Other ways to reduce the groceries include using coupons, shopping the sales, and using ingredients you have already at home. I’ve let some things expire in my pantry before I was able to use them and had to throw them out. I feel bad when this happens as I just wasted money.
- Decide how much you can spend.
- Look at your credit card bills or receipts to see how much you’ve been spending.
- Figure out how many meals you need – if you shop weekly, then look at the 7 days and determine how many breakfasts, lunches, and dinners you need. If you’ve been invited to your parents’ house for dinner, then that is one less dinner to plan for.
- Meal plan to decide what ingredients will be needed and make your grocery list.
- At the grocery store, as you put items in your basket, check them off the list and keep a running total of the cost.
- When you’ve reached your total (and always leave some extra to cover any sales tax and things missed when calculating the total), that is all you can spend. You may need to swap some things out to get the meal items versus snacks or soda drinks.
Enjoy eating out, but do not spend more than your budget can absorb.
- This was an eye-opener for my family. When I was putting the meals on the credit card, I had no idea how quickly this added up.
- While I don’t get to eat out as much since our family decided to save money by cutting this back, it is a treat and I don’t have to see it on the credit card statement.
- If you have $150 for the month, you can decide if it is spent on fewer more expensive meals or more, less expensive meals.
Set aside money each month to buy clothes as needed for you and your family.
Thrift shops and Goodwill are options to shop to spend less than the mall or other stores. Watch for sales and if there are coupons, use them. Another suggestion is to hand down clothes that don’t fit or you just don’t want anymore to others. Growing up, I had to hand me downs and loved getting all those “new” clothes. When my kids were young, we had friends where we would hand down clothes to each other from time to time.
- There may be no expenses for some months, but by accumulating the money, you’ll be ready when you do need something.
My husband and I decided together how much we would each get per week. Some call it allowance, but it sounds like we’re kids, so I changed the name!!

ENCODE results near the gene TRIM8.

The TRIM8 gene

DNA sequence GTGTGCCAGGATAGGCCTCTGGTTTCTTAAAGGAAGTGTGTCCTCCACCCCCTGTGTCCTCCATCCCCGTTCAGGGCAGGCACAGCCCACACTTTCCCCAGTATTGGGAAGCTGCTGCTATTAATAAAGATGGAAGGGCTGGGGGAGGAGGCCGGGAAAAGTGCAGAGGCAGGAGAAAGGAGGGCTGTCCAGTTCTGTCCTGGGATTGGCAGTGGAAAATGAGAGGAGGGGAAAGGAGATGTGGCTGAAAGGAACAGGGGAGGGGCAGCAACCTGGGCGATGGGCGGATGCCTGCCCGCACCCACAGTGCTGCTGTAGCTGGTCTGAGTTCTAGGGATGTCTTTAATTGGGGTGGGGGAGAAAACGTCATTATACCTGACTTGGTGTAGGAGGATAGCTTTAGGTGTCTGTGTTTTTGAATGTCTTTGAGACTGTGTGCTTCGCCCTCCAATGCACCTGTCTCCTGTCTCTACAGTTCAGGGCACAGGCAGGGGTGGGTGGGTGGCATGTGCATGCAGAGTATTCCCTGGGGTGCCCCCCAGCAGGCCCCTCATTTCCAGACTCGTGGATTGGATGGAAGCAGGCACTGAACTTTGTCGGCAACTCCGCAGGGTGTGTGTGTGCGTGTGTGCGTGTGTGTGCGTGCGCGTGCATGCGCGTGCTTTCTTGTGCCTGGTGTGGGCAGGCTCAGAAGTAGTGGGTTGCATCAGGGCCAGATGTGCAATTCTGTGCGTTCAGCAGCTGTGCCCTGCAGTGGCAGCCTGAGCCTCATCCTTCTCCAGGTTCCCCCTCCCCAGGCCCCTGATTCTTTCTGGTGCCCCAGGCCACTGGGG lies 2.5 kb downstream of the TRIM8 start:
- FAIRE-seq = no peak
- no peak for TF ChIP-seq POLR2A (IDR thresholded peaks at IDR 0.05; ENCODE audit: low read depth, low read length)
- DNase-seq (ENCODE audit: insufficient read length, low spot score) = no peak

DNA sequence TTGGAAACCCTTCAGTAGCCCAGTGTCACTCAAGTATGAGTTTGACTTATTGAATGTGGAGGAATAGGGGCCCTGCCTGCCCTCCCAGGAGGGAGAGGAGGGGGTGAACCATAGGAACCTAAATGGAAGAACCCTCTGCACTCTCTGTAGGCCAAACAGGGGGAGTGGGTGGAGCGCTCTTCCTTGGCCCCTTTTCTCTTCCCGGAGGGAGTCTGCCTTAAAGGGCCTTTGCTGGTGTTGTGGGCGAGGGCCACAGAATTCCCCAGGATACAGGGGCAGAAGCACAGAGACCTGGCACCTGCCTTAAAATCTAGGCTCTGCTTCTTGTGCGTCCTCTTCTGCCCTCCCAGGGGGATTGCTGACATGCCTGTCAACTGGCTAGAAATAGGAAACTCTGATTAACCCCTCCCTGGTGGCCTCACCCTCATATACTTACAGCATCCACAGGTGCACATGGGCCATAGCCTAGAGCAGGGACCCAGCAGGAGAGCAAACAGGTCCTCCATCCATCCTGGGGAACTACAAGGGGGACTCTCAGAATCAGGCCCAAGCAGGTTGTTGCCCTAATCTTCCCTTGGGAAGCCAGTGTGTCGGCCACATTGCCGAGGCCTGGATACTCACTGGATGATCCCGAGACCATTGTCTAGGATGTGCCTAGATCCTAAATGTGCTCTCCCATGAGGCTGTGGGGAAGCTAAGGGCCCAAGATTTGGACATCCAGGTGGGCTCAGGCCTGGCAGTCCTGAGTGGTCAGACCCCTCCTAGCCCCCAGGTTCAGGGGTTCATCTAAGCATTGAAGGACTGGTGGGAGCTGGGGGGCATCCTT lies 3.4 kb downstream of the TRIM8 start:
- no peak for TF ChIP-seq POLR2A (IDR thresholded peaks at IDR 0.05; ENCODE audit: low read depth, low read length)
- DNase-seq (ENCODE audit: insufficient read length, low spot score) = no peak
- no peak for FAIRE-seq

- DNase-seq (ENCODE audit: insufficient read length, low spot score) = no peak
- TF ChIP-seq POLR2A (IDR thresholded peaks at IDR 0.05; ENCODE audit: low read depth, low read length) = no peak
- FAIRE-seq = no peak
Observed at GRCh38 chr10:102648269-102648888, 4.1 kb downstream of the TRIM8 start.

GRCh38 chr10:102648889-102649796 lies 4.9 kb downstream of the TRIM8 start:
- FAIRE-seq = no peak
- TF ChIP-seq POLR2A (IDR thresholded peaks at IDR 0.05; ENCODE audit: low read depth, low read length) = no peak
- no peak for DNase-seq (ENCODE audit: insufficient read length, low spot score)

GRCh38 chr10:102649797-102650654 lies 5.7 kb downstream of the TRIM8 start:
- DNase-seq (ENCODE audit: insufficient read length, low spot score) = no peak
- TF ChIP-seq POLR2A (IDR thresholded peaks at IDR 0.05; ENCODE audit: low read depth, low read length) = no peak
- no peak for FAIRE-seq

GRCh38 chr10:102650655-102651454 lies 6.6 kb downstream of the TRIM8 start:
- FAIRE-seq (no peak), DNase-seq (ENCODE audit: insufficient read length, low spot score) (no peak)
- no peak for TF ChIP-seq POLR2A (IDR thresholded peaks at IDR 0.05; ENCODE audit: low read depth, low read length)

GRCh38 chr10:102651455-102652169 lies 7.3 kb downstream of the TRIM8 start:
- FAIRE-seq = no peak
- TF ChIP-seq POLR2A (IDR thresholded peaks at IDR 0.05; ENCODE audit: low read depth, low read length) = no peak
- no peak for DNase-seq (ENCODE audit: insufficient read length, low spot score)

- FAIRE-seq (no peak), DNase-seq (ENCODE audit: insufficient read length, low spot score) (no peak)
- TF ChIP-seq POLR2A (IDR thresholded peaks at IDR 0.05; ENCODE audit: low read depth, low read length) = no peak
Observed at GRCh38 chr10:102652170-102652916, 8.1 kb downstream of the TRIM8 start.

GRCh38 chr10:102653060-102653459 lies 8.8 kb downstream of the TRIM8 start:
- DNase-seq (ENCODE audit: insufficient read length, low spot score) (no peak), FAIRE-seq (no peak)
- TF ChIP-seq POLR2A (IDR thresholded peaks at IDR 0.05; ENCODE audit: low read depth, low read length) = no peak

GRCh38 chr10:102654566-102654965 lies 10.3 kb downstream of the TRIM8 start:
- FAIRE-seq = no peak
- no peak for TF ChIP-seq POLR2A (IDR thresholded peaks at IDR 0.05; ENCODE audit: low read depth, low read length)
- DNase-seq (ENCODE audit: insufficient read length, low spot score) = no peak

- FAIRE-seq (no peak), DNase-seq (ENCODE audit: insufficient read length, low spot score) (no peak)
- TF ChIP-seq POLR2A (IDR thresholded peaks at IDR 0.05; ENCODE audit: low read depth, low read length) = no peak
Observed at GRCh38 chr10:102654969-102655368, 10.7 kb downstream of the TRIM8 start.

- This covers the little things that come up during the week.
- Examples – lunches, gadgets and other things we want
Birthday, holidays, and other special occasion gifts.
- Work on a gift list for the year.
- Include special occasions like Mother’s Day, Father’s Day, and others
- Put a dollar amount by each gift to come up with a yearly amount.
- Divide the yearly amount by 12 months to get the amount needed to budget for.
- If the monthly budget does not allow for this amount, decide where you can cut back and adjust it.
Filters for air conditioners, ink for a home printer, paper, buying items to support schools and organizations that are selling things like popcorn, cookies, wrapping papers, poboys, etc.
No matter how hard I tried to budget everything, there were some items I just could not anticipate. These types of expenses would put us over budget, so I started just having a little extra money in some category to hopefully cover these.
There may be other categories you want to use cash for. Every budget is different, so adjust as needed.
Wallets and Envelopes to Keep Cash Organized by Category
Cash Envelope Wallets
This is the type of cash envelope wallet below is what I use that holds multiple categories of money to keep them separate and organized. There are dividers to have the category labeled. This looks nicer than pulling out the old fashion envelopes we use at home. I’ve tried to just keep all the money together, but without some type of system, I get the categories mixed up.
I don’t keep all the cash with me for all categories. When I know I’m going to the grocery store, I put that money in my wallet. There are several times when I’ll have my spending money, grocery money, and another category in my wallet. That’s what I love about my wallet since I can keep track of the different categories. There are different slots with a place to put the name of the category so that they’re labeled appropriately. If not, I’ve gotten them mixed up and forget what is for each category.